Dorila Echeto

Dorila Echeto

Milagros Socorro

Translator: William Blair
Photographer: Fernando Bracho Bracho 

Dorila Echeto fixes a gaze for seconds. No more than that. And immediately sees looks the other way with the contemplative gesture of one who already knows everything about you and does not need at least to hear you speak to know your nature and intentions. She has seen so much. She has passed through the human heart like an ant through complex tunnels in the earth; and she knows, among a thousand other things, that there is nothing that tenacity can not achieve. Her proof is the place where she receives us: Nekirajaalee Wayuu Sulu > U Piama Akua > ippa Yanama, which is the name in the Wayuunaiki language for the Yanama Intercultural School for Indians (or indigenous peoples), inaugurated on June 16, 2005, as a bolivariana (referring to a political program promoted by Hugo Chavez) school. It has a complex of small buildings that form a half moon; it is located in Guarero, a town in the state of Zulia, in the Guajira region of northwestern Venezuela, some two and one half hours by car from Maracaibo.

The aggregate, arising from a hectare (about 2.5 acres) of land, is composed of fourteen classrooms with walls so high that they seem to have two stories. This is not the case. They were conceived with so much elevation in order that the intense heat of that almost desert-like place ascends toward the roof and favors a breathable atmosphere.

The classrooms exhibit, on the lintels above the doors, the names in the Wayuunaiki language of different places in the Guajira region. There are, likewise, three bathrooms, a computer room with twenty one data terminals with connection to the internet, and a larger cancha (a roof-covered area) that serves equally as an area for sports practice and as an auditorium; its scaffolding is the visible surface of a tank with six thousand cubic meters of water. It is a must to say that one of the classrooms is designated for children with special needs; there gather the children and adolescents with Down syndrome, hearing loss, autism, and different grades of mental deficiencies, and also there are those with visual difficulties, and also gross motor deficiencies, from limited to severe. These students are attended by two teachers and a teaching assistant, who are organized in a manner such that each has a maximum load of eight children. There is also an occupational workshop for youth that are not formally educated. And this is Guaicaipuro square … which is missing the bust of the pre-hispanic hero.

Around the academic area there is an open, covered area that serves as a playground and alongside, without a roof, a small children’s park that incomprehensibly (given the intensity of the scorching sun) is always in use by elated occupants who seem to be immune from the fury of the sun. Behind the classrooms is a garden where the students of all grades plant dark beans, bananas, dwarf bananas, and green beans, among other crops. The children with special needs have an elevated garden box where they plant scallions, cilantro, paprika, tomatoes, pumpkins, and yucca.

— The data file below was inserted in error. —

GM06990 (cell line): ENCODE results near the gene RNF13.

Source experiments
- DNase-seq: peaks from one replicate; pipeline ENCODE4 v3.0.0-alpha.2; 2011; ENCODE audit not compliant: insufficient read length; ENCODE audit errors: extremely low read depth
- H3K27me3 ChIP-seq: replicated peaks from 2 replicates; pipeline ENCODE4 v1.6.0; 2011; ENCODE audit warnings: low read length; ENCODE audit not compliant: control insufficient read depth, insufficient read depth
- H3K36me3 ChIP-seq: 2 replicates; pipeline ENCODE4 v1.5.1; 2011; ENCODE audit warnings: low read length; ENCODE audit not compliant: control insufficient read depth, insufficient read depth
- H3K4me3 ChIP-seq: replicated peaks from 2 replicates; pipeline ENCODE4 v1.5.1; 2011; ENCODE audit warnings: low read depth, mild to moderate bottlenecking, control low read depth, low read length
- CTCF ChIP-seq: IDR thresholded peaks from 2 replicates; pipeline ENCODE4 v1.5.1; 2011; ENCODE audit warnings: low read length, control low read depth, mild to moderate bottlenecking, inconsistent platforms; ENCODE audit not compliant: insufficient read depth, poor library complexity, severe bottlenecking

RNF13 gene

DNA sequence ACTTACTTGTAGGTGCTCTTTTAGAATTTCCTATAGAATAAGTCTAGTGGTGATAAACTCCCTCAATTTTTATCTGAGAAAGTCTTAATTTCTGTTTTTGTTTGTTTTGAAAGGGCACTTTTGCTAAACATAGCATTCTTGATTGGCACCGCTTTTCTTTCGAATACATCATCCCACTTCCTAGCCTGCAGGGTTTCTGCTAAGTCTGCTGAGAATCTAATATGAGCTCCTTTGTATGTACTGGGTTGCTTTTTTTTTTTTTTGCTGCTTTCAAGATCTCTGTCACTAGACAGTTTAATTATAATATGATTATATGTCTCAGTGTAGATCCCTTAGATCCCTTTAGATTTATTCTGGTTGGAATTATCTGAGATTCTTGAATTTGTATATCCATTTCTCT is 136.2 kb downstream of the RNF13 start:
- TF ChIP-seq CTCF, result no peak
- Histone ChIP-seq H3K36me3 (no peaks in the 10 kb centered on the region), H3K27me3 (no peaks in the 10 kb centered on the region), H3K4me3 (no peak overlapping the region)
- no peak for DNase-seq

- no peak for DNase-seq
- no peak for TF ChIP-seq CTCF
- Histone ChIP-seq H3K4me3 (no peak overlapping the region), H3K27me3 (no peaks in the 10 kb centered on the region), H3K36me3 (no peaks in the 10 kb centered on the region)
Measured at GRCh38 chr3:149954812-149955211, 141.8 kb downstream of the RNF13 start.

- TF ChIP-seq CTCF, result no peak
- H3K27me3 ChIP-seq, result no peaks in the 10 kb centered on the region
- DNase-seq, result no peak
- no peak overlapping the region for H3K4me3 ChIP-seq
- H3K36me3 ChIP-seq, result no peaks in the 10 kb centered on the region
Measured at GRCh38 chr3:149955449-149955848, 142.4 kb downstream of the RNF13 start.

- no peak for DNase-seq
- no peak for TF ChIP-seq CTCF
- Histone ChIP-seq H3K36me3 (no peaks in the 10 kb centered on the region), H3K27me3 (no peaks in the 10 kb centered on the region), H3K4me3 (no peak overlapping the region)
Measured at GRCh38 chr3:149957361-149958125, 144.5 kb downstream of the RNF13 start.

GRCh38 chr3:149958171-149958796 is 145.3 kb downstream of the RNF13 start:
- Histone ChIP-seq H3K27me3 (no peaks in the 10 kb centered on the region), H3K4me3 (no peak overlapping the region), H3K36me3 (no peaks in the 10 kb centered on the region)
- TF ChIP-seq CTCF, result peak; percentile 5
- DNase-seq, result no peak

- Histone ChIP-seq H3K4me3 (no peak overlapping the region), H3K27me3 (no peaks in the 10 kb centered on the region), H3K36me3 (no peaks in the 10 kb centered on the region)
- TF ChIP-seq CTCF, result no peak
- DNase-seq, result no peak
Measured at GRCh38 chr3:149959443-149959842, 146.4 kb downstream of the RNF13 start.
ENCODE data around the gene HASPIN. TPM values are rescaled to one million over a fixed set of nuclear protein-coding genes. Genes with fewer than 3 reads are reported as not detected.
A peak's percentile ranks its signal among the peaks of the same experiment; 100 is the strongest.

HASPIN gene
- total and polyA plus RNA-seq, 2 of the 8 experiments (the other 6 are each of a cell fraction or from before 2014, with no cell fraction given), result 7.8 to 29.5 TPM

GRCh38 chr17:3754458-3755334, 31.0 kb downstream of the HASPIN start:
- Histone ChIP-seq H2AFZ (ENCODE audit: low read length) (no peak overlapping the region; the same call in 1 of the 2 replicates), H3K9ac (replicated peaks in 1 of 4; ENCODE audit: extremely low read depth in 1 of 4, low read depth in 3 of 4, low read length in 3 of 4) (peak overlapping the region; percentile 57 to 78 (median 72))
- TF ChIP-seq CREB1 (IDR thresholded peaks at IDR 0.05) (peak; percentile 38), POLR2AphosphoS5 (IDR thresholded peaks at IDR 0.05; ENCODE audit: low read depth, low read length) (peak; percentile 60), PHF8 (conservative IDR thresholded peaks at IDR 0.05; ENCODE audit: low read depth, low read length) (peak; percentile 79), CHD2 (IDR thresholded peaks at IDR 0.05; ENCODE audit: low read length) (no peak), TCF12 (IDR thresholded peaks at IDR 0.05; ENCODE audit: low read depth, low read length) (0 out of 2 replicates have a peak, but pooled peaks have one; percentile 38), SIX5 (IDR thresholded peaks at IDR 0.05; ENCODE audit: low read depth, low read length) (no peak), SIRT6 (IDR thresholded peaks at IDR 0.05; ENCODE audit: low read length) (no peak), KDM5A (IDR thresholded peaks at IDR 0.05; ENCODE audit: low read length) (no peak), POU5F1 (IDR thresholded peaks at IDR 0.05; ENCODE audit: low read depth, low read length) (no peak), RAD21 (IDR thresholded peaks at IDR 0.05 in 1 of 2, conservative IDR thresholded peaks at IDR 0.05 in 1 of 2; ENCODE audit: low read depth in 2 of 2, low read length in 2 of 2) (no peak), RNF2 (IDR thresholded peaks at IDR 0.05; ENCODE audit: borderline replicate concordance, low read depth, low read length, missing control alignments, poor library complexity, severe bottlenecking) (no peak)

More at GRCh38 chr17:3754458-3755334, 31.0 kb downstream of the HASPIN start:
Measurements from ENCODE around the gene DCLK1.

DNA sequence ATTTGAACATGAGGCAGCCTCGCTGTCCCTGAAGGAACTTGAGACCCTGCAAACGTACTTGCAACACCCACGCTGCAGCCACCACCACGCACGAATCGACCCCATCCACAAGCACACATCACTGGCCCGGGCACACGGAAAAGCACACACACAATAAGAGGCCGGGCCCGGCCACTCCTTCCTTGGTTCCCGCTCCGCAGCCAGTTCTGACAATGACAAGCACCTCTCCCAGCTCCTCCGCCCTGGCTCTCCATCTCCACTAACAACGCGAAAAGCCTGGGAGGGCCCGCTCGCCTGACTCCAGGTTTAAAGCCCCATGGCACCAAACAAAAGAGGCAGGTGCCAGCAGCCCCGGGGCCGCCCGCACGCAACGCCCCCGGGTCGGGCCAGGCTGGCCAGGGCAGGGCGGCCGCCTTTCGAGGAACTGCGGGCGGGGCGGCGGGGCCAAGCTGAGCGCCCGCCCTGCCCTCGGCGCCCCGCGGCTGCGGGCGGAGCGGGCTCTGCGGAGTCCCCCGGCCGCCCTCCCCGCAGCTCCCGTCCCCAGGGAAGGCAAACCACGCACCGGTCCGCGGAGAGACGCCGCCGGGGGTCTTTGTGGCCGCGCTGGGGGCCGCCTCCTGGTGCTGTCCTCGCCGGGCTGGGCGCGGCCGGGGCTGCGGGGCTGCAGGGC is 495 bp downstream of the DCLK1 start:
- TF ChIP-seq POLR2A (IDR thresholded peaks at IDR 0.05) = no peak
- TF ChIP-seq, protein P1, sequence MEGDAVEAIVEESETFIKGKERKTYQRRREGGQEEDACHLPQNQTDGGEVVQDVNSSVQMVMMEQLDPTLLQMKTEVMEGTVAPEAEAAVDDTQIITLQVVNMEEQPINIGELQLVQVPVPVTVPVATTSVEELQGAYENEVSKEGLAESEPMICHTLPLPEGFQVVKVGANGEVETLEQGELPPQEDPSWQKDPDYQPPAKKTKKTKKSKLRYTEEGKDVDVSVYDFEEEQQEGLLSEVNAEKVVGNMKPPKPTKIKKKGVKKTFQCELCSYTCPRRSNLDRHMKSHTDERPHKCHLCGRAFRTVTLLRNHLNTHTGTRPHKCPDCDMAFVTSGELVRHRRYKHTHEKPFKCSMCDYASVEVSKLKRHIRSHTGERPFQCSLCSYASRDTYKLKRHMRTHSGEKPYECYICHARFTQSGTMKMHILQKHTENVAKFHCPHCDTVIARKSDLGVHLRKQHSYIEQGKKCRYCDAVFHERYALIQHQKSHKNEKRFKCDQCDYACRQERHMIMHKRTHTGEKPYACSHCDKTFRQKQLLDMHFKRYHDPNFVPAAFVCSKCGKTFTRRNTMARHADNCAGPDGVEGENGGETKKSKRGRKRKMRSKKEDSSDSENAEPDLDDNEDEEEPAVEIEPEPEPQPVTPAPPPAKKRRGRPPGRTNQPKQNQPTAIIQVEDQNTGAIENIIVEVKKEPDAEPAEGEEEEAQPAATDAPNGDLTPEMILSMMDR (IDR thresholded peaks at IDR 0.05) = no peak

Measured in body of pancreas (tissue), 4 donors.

The teachers coordinate the direction of the school, they are all bilingual, and they attend school dressed in mantas (a loose fitting, brightly-colored indigenous garment of cotton cloth), adorned in vibrant green with multicolored borders. The children have uniforms

similar to those in schools in the rest of the country (with an exception that we are about to specify), but the children wear red bordered mantas with pictograms of their respective clans, that are also, in a smaller size, on the short sleeve shirts of the children. It is worthwhile to point out that the wayuu society is organized in a complete structure with some 30 clans of a matrilineal character that have their own territory and a totemic animal that functions like a blazon or coat of arms. The students of Yanama display their symbols and from very early childhood recognize and value their symbols and also those of their friends.

Upon entering one of the classrooms of the first grades of elementary school, we encounter the children singing “The baby chickens say…” in Spanish and later they did it in Wayuunaiki. Bilingualism is totally natural for them, including the students with special needs, and is the standard for the school, where all of the signs are in the two languages.

While they offer us information about this impressive school, erected in the middle of the desert, the teachers request that we spread the word about the problems that confront the campus. For example, the class sessions should be until 4 in the afternoon, but for some time they have seen the impossibilities of fulfilling this offering for the children. Despite being a bolivariana school that, accordingly was established by the Ministry of Education, should “Satisfy basic necessities, such as food, preventive health, and cultural interaction – sports”, at the Escuela Yanama they don’t have enough provisions to make breakfast, lunch, and afternoon snacks nor the money to buy them. Another serious shortage, the teachers accordingly point out, stems from transportation: the school is much larger than a small settlement like Guarero would need, but its dimension makes sense because it receives students from the towns and villages in the vicinity.

To comply with this charge transportation is needed. And it is not there. Many of the students can not attend the school because they do not have the means for transportation. Students with special needs, for example, register daily absences of more than 50% (the day of our visit there were 22 special needs students when they have 60 enrolled). On many occasions, the teachers give them money for transportation, including that necessary for them to present back to the classroom in the morning.